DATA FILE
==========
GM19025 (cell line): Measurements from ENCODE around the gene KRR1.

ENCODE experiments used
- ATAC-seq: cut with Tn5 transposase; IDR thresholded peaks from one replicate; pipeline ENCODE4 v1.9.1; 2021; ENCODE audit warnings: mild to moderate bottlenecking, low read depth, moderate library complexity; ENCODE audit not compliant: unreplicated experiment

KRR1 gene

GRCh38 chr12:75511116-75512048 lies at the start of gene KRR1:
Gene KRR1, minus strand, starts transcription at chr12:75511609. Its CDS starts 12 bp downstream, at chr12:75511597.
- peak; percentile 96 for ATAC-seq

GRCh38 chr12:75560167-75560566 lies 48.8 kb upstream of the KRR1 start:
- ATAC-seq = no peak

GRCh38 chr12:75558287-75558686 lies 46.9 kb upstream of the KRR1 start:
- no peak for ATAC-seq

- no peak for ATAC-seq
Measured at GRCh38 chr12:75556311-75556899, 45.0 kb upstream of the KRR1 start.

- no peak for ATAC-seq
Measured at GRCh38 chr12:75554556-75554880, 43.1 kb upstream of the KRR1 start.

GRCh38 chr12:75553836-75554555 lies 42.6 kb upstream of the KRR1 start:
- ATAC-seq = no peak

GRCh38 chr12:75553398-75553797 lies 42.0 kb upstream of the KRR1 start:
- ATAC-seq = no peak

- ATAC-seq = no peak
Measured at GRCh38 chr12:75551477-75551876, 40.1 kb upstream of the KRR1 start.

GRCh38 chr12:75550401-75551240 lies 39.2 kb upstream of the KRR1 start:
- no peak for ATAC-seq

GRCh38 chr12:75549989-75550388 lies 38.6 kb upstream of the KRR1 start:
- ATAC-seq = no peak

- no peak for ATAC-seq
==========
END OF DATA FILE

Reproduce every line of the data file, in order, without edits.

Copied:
GM19025 (cell line): Measurements from ENCODE around the gene KRR1.

ENCODE experiments used
- ATAC-seq: cut with Tn5 transposase; IDR thresholded peaks from one replicate; pipeline ENCODE4 v1.9.1; 2021; ENCODE audit warnings: mild to moderate bottlenecking, low read depth, moderate library complexity; ENCODE audit not compliant: unreplicated experiment

KRR1 gene

GRCh38 chr12:75511116-75512048 lies at the start of gene KRR1:
Gene KRR1, minus strand, starts transcription at chr12:75511609. Its CDS starts 12 bp downstream, at chr12:75511597.
- peak; percentile 96 for ATAC-seq

GRCh38 chr12:75560167-75560566 lies 48.8 kb upstream of the KRR1 start:
- ATAC-seq = no peak

GRCh38 chr12:75558287-75558686 lies 46.9 kb upstream of the KRR1 start:
- no peak for ATAC-seq

- no peak for ATAC-seq
Measured at GRCh38 chr12:75556311-75556899, 45.0 kb upstream of the KRR1 start.

- no peak for ATAC-seq
Measured at GRCh38 chr12:75554556-75554880, 43.1 kb upstream of the KRR1 start.

GRCh38 chr12:75553836-75554555 lies 42.6 kb upstream of the KRR1 start:
- ATAC-seq = no peak

GRCh38 chr12:75553398-75553797 lies 42.0 kb upstream of the KRR1 start:
- ATAC-seq = no peak

- ATAC-seq = no peak
Measured at GRCh38 chr12:75551477-75551876, 40.1 kb upstream of the KRR1 start.

GRCh38 chr12:75550401-75551240 lies 39.2 kb upstream of the KRR1 start:
- no peak for ATAC-seq

GRCh38 chr12:75549989-75550388 lies 38.6 kb upstream of the KRR1 start:
- ATAC-seq = no peak

- no peak for ATAC-seq